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Discussion Starter · #1 ·
well someone told me the other day to watch my boy cause the dog he was playing with has ear mytes .....


well today he started flopping his head side to side......


i felt his ears and they were HOT ....


Donna do dogs get them from other dogs ?????


i found the medacine i had for him when he had them long time ago .... BUT i dont want to just use it if thats not what it is ....


on the other hand i dont want to wait either ... took a long time to clear him up and get him healthy ..... he was a very very sick boy when i got him .... from kennel cough to ear mytes .... just a mess ...
 

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I did find some stuff that I can cut and paste.


Heres the start of it
<H3 align=center>Canine Ear Infection</H3>
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<DIV align=left>As demonstrated by the above illustration, the dog's ear canal has a vertical and a horizontal component. This predisposes the dog to ear infections as debris must work its way upward rather than straight out.
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<DIV align=left>Disease of the ear usually stems from over-production of wax as occurs in response to irritation. Allergic skin disease affecting the ears is one possible cause (especially in recurring cases); other causes of ear infections include ear mites, and foreign bodies (such as grass awns or foxtails), or hair growth deep in the canal (common in poodles and schnauzers especially). The moisture of the wax promotes bacterial growth and infection. Soon wax in ears is joined by pus.
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<DIV align=left>Dogs show discomfort around their ears by scratching, rubbing their ears on the floor or furniture, or by shaking the head. If the infection reaches the middle ear, affected animals may have a head tilt, a lack of balance, and unusual eye movements.</DIV>


AURAL HEMATOMA


When a dog with uncomfortable ears shakes and scratches vigorously, a blood vessel in the ear flap may rupture. This leads to bleeding into the tissues of the pinna (see above illustration). The usual recommendation is to have the blood clots removed and the ear bandaged and cleaned under anesthesia. If the hematoma is not so big as to occlude the ear canal (thus preventing medication), the option to forgo surgery exists; but without surgery, the ear may scar down into an abnormal appearance.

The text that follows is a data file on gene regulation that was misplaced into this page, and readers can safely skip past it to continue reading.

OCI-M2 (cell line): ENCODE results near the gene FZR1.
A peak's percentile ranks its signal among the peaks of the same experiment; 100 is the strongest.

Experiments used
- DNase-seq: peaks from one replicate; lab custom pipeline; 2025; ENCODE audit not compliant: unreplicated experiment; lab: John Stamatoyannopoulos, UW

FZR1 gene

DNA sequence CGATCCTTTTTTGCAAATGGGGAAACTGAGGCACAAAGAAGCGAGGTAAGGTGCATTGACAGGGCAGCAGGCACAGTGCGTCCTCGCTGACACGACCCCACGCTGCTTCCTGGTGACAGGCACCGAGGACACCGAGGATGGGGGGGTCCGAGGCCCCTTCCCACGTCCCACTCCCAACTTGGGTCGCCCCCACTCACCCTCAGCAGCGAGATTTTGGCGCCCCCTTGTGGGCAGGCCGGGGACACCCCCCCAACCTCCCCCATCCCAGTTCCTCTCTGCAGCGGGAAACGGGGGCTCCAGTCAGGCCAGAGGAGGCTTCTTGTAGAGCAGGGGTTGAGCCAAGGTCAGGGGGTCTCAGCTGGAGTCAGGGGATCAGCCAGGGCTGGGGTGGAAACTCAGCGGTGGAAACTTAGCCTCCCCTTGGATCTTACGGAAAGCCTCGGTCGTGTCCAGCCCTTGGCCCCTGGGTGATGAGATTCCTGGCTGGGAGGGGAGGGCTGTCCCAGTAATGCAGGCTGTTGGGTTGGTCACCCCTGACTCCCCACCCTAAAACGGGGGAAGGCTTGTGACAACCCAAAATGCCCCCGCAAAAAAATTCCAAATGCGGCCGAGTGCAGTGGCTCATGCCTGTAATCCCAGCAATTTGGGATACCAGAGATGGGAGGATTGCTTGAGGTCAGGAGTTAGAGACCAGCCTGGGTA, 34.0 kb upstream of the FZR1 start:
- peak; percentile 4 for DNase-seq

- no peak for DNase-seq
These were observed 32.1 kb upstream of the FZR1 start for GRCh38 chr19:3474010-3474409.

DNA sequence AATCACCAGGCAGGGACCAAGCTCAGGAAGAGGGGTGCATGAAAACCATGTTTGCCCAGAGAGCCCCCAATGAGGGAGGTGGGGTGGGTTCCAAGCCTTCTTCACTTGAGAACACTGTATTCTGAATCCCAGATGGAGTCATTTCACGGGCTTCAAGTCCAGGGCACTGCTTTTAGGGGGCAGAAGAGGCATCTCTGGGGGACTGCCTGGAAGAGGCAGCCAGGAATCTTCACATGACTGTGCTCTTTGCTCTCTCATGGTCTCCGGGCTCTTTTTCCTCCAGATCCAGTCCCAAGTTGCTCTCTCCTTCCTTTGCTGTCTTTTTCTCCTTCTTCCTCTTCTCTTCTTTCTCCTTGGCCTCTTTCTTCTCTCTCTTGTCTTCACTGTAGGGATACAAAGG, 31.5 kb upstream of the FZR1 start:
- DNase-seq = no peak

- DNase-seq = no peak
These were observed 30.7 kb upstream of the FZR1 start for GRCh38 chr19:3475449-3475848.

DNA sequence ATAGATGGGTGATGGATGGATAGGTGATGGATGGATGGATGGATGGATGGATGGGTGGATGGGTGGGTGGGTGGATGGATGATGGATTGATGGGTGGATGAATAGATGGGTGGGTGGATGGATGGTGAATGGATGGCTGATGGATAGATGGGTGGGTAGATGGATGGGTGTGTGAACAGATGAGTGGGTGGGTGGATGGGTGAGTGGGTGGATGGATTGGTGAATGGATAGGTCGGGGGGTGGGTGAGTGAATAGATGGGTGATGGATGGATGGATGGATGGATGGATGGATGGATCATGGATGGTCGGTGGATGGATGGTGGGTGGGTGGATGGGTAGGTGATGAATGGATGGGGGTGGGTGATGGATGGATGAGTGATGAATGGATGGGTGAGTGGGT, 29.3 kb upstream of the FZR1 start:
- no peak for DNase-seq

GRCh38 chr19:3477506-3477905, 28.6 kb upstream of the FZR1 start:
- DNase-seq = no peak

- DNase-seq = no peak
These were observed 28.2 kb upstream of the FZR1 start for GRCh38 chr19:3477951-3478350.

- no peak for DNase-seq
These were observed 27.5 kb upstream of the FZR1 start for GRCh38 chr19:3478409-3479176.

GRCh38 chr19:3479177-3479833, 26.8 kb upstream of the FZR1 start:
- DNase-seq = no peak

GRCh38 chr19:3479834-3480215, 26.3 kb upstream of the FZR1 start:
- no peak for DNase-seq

TREATMENT


STEP ONE


Most ear infections are cleared up simply with professional cleaning followed by medication at home. If only mild debris is present in the ear canals, simple disinfection and washing of the ear is adequate; however, in most cases, a full ear flush is needed to even examine the ear drum. For patient comfort, we recommend sedation for this procedure as the ears are sore and the instruments can be damaging if the pet jumps at the wrong time.


STEP TWO


Some dogs have chronic ear problems (the infection is not controlled by general medication or returns when general medication is discontinued). In these cases, the ear discharge should be cultured so that the precise organism can be pinpointed and treated specifically. Regular treatment at home with disinfecting ear washes should become part of the pet's grooming routine.


Further testing may be in order to determine why the infection continues to recur. Allergy is the most common reason for recurrent ear problems.


STEP THREE


Depending on the severity of the problem, the vertical canal may need to be opened surgically. This enables debris to be removed more effectively. This is done to prevent severe scarring after prolonged specific medical therapy has been ineffective.


If the canal becomes so scarred that it is practically closed, "ablation" may be the final option. In this surgical procedure the entire ear canal is removed and healthy tissue is allowed to grow in. These procedures are "last resorts" after severe infection has made effective medical treatment impossible. A specialist is called in for these cases and, although surgery is expensive, dogs with chronic severe otitis usually require no further ear treatment for the rest of their lives.


SOME SPECIAL INFORMATION ON PSEUDOMONAS INFECTION:
Pseudomonas aeruginosa is a very special species of bacteria; it is resistant to almost every possible antibiotic. It is common for ear infections to be recurrent and in time, many antibiotics have been used. The unfortunate tendency is for most bacteria to be killed off, leaving infection with the very resistant and practically immortal (not to mention especially smelly) Pseudomonas.
If one if lucky, a culture of the ear discharge will reveal that the Pseudomonas is still sensitive to oral quinolone antibiotics such as enrofloxacin or orbifloxacin. It should be noted that especially high doses of this type of antibiotic are needed to treat Pseudomonas in the ear and that inadequate dosing will just make Pseudomonas even more resistant. In other words, Pseudomonas must be treated definitively from the moment it is diagnosed; once it becomes resistant to oral therapy, treatment becomes vastly more difficult.